Game for a Laugh: Celebrating Creativity's Key Ingredient

A litmus test in our search for the strange, impractical and original

Recently, I gave an interview about the importance of teams being together for creativity to flourish. I talked about it in terms of energy and chemistry. Since then, I've had lots of supportive comments, and I've been reflecting on what it was that captured people's imaginations.

It's a hard one to put your finger on because, by its nature, this "energy" thing is really intangible—but when I tried to analyze it, I realized it's about something simple and universal.

Laughter. And being a bit crazy?

Research shows that a baby laughs up to 400 times a day. But for a person over 35, it's as little as 15 times. And people laugh more on weekends than Monday to Friday. It seems that work, for a lot of people, is not always such a happy place.

That's not great in any walk of life. When you're seeking to be creative, it's a real problem.

Why does it matter?

It's because, in my view, humor and original thinking are two sides of the same coin—the former, more often than not, comes from a stress-less state of relaxation.

Emmy Award-winning writer David Evans argued recently in an article for Psychology Today that all jokes conform to a similar structure. Here's one of his examples:

  • A woman with a dog on a leash is walking down the street. A man approaches her.
  • The man asks, "Does your dog bite?"
  • The woman replies, "No."
  • The man reaches down to pet the dog; the dog bites him. He recoils and objects: "I thought you said your dog doesn't bite!"
  • Woman: "This isn't my dog..."

The theory goes that pretty much all jokes follow this formula. They set you up to expect one thing, then switch towards the end. We're surprised; we laugh. This bait and switch is, apparently, common to all humor.

What does this have to do with advertising and creativity?

It's not because I believe humor is essential within the work itself. Far from it. Much of the advertising I really admire is emotionally powerful, moving or entertaining in a different way, sometimes verging on being just a little bit crazy!

What I do think great creative work has in common with the formula of humor is the delight and surprise that comes from placing unexpected things together. All of the classic, award-winning work of the past decades has this quality; a sense of seeing something you've never seen before—from Apple's "1984" to Old Spice's "The Man your Man Could Smell Like," brilliant advertising, like great art, takes familiar elements from one genre or aspect of life and unites them with another. The result is real, deep emotional engagement from whoever is watching.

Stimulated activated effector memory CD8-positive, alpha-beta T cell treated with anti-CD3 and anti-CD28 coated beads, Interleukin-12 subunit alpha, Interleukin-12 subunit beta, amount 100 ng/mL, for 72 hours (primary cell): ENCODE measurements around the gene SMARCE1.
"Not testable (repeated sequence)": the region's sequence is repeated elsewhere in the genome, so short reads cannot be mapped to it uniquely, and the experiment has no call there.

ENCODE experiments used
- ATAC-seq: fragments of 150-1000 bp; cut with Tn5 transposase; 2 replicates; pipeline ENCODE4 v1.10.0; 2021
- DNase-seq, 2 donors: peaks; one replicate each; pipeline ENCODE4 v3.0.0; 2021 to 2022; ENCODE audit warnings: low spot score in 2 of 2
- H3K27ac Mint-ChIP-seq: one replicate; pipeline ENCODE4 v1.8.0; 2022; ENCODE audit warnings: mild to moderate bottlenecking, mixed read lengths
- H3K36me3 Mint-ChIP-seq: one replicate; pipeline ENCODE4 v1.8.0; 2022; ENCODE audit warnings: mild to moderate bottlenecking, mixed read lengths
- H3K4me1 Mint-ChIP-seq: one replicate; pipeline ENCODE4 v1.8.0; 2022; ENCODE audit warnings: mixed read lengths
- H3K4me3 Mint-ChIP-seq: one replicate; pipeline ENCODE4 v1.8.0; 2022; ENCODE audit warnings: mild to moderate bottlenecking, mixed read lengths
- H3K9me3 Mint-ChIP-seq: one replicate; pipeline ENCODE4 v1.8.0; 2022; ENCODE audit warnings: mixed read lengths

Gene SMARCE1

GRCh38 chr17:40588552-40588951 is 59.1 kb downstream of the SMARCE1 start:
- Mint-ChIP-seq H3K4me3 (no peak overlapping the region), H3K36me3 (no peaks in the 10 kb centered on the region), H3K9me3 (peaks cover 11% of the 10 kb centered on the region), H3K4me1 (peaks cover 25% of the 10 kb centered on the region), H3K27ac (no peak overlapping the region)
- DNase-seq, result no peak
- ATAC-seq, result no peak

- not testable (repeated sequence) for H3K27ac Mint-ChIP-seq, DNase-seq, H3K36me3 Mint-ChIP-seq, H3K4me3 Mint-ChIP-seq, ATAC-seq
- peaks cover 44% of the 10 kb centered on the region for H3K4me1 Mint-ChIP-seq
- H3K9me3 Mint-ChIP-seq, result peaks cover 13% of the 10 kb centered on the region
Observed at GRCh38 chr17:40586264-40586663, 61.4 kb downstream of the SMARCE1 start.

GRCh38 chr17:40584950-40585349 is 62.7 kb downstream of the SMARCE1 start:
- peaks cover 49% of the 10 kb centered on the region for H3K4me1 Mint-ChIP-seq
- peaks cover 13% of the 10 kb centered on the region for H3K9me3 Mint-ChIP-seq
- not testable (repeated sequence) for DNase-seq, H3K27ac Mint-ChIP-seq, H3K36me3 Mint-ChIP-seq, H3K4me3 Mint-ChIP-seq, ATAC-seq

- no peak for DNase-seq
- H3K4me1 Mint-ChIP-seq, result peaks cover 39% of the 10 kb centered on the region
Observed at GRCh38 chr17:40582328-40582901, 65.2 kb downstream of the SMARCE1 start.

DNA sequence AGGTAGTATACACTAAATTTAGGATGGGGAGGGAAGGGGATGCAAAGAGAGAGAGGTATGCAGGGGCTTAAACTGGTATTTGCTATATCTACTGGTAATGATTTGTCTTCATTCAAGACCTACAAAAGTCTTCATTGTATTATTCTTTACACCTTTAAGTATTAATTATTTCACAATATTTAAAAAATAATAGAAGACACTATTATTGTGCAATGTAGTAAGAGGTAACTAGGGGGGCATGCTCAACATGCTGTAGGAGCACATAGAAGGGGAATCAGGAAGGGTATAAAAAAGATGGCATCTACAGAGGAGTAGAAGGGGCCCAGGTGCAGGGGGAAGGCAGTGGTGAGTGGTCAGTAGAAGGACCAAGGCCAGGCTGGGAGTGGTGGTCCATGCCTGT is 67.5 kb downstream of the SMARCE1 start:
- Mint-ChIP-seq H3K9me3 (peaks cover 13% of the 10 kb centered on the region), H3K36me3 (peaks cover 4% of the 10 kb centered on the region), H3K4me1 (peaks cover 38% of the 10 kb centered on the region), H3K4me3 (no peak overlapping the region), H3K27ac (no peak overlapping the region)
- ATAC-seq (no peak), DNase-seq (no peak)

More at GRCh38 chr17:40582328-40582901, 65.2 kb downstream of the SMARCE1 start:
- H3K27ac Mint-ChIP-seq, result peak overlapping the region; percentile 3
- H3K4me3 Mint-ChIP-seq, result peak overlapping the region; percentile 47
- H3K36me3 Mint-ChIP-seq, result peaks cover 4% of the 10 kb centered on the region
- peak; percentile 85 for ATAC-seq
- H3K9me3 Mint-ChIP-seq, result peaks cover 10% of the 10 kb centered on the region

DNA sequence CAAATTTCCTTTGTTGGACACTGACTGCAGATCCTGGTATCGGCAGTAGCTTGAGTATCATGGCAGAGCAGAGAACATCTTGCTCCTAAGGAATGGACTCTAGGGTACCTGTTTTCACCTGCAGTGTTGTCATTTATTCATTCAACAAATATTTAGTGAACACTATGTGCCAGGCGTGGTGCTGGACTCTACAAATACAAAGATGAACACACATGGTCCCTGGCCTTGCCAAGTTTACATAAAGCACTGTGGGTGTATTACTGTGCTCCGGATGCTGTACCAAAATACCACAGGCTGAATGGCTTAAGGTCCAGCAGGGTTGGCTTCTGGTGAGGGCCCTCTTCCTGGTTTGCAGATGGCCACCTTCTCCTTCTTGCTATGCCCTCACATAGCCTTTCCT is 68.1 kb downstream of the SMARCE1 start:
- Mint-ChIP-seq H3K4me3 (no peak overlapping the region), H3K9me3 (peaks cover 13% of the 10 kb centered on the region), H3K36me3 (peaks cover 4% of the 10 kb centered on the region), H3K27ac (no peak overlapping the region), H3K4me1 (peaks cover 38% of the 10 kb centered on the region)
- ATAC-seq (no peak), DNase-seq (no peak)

I think on our best day at TBWA\NEBOKO, this is true of the work we strive to do. Whether it's telling a Christmas love story from the perspective of a hamster for Albert Heijn, or bringing to life the bond between a father and daughter over a plate of vegetarian sausage for Unox—emotional connection comes from something familiar and universal presented in a uniquely original way.

So where does laughter come in?

I've had the privilege of working with and around creative teams for my whole career. Creatives sometimes have a reputation as the agency clowns and even the troublemakers, disturbing the peace. With good reason! A healthy, functioning creative team should be sometimes a rowdy place, erupting with jokes and laughter as the next crazy idea is surfaced and tossed around. It should feel playful, and even crazy—at least some of the time.

Almost every great creative idea I've encountered has arrived at the end of a slightly crazy chain. Link by link, thoughts are brought to the light, examined, maybe rejected for being too ridiculous and impractical. Often those thoughts provoke laughter. It's all a process whereby people's minds become open to the strange, to the unusual, to the impractical and original.

Over the past two years, we could not have functioned without technology like Microsoft Teams, Zoom, Google Office. They've enabled us to continue to collaborate safely, while adhering to the rules put in place to get us all through this pandemic.

However, there's been a cost too. It's silenced the daily laughter that ensures teams—particularly creative teams—gel and connect and set their imaginations free.

Laughter is about spontaneity, improvisation, energetic connection, overlapping voices; the dopamine rush that comes from an unrestrained, joyful belly-laugh, or a fit of the giggles that leaves you speechless. I don't know about you, but I'm not sure that has happened even once on a video call—despite the hundreds I've joined since 2020.

That's not to say I'm a Teams refusenik. I love how we've learned to work differently; when I need to be focused, I'm way more productive away from the distractions of the office. But it's about balance. Agencies should never be quiet places. The more human voices I hear, the more laughter, the more confident I am that great things are happening. 

We may not reach the baby-level of 400 laughs a day. But I think we can all do a lot better than 15.

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